HAVANA TIMES — Following the massive workers’ rally in Cuba this past May 1, one could well ask how it is possible for people to continue supporting a regime that treats them like subordinates, violates and curtails their rights and continuously reduces their benefits.
In her article “El primero de mayo en Cuba: un “performance” que no convence a nadie” (“May Day in Cuba: An Unconvincing Performance”), sociologist Marlene Azor offers an explanation that does not convince me in the least. Azor says:
“A look at the situation from the vantage point of workers would reveal that their presence there is a mere performance of what the powers at be expects of them, enacted so as to avoid some kind of reprisal, or the price to pay for a private life with greater personal freedom.”
Then, she expounds on an additional control mechanism she claims was discovered by Vicente Bloch: workers are forced to become engaged in illegal activities and, in order to avoid reprisals, feign political allegiance to the regime (what a profound discovery!).
Some paragraphs later, she tells us this is a “process of intimidation that includes ‘punishment’ via ‘incentives’ given at the end of the quarter, the possibility of being deprived of one’s “ideal worker” status (…) or quite simply being penalized by the Party, if one is a member of the only one that exists in Cuba (…)”
If I were to summarize her thesis, I think it would be something along these lines: Cuban workers have absolutely no attachment to the regime. Their feigned sympathy with the regime is part of a rational survival strategy.
From my point of view, this does not suffice if we want to explain this “strange” behavior. Let me explain my point.
If workers were so rational and sympathized so little with their government, they would have thought of an efficacious way of casting off the yoke of the regime long ago. They would at least try to do so, forcing the regime to see their ugliest side.
Other peoples who don’t have the same history of struggle we do and other cultural advantages have known how to overcome more oppressive situations. Why would Cubans content themselves with such a cowardly posture?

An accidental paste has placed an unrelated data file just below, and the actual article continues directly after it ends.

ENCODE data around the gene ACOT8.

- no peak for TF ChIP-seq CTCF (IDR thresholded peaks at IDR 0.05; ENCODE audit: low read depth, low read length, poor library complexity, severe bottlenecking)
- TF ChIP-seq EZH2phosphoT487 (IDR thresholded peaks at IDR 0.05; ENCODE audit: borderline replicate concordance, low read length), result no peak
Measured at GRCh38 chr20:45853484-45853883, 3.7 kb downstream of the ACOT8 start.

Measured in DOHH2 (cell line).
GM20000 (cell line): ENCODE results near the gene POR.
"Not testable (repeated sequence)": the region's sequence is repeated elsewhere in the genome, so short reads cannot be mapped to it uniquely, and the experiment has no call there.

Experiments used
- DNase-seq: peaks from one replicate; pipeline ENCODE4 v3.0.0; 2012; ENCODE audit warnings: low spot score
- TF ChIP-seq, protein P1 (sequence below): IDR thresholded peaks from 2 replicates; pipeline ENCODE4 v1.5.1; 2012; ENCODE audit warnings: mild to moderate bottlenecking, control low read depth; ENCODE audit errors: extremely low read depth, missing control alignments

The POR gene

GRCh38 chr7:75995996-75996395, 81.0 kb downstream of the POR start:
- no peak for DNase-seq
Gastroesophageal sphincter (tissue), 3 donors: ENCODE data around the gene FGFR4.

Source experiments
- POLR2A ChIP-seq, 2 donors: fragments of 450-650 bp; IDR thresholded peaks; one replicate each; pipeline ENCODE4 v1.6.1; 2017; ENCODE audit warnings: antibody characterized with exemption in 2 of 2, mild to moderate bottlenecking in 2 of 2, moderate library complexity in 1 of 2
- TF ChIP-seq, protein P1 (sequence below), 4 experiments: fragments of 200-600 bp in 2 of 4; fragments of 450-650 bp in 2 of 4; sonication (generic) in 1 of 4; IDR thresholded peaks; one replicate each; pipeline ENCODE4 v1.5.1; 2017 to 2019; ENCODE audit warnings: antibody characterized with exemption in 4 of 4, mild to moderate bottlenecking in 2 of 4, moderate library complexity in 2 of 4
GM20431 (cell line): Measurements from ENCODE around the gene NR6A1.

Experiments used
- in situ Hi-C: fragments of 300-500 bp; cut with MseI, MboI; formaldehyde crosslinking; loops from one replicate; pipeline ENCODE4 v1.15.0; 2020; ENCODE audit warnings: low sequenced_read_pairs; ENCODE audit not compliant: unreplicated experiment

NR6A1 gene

The thesis is simply too absurd. I think it would be less contradictory to admit that the power that issues from above has taken root, that it descends gradually – not without running into gaps and obstacles, to be sure – through the capillaries and chains of command.
We should also add that the collective unconscious accepts the current situation as something normal, devoid of any major contradictions, and that it does not lead people to rebel or become indignant.
It’s not that there is no pressure or that there are no attendance lists during these official demonstrations; it’s not that Cubans aren’t aware of their being blackmailed or integrated into a patronage system. All of that is true, but it does not, in and of itself, explain what we’re seeing.
I’ll share an anecdote with you. I’ve been living next to a bus terminal for several years. It is a typical Cuban workplace, with a staff of extraverted and boisterous people.
One need only stop at the kiosk where the drivers quench their thirst for a few moments to hear about the daily conflicts and dilemmas they face at the terminal. The bus drivers, mechanics, and other employees don’t hold anything in: when something bothers them, they say it immediately, in a loud tone of voice and without stopping to consider the consequences.
In the early morning of April 30, all of the employees gathered outside the terminal, partying in anticipation of the extraordinary day that followed. The fact is that they seemed much happier than usual. I know this because their hooting didn’t let me sleep (as their brawls do on other occasions). Their joy didn’t obviously have to do with the arrival of May Day, workers’ day. They were simply enjoying the opportunity to be together without having to work.
I’ve seen something similar at the parades in Revolution Square. Before, I was among those who rallied there and demanded true socialism. I would rally next to other workers and the fact is that I never once felt a tinge of discontent around me.
The last time, a small group of us went along beating some drums and the people there, as ignorant of the significance of May Day as of the “coercion” they were the victims of, turned the whole thing into a conga.
Azor shoots off target again when she portrays the spectacle as a narcissistic gift the elite gives itself. The rally is a ritual and, as such, its aim is to have every one of its participant’s feel, in the deepest corners of their being, that nothing has changed, that everything remains the same, that the pact is intact. It’s not only the elite: the masses also narcissistically enjoy the feeling of immensity and power the ritual gives them.
Azor finishes off her dance with a provocative gesture that gives us a glimpse at her underwear. Her imaginary workers rally beneath the sun to a conga rhythm but that does not prevent them from reflecting on certain things, to think to themselves “let’s see when we can bring down our Berlin Wall.”
This means they’re not only rational, observant and cynical, they also have a clearly defined political objective: to bring down the wall and advance towards the reign of freedom. The only thing they need is a little push, right?
Well I’ll be damned!